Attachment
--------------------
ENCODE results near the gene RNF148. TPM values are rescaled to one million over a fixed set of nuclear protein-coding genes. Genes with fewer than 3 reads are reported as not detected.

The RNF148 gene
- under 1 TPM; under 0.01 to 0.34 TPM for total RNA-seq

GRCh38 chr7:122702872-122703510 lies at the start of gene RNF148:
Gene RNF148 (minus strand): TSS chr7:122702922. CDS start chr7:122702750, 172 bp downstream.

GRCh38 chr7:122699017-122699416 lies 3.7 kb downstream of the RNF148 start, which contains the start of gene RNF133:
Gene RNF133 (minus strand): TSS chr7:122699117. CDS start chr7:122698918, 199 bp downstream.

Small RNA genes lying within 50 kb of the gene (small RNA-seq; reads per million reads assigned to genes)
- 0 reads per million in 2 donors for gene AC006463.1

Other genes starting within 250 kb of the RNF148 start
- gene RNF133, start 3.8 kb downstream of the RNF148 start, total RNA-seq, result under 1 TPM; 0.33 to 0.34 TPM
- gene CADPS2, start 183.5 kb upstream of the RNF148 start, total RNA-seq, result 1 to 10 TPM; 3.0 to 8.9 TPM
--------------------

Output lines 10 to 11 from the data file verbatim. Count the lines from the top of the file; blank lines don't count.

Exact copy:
Other genes starting within 250 kb of the RNF148 start
- gene RNF133, start 3.8 kb downstream of the RNF148 start, total RNA-seq, result under 1 TPM; 0.33 to 0.34 TPM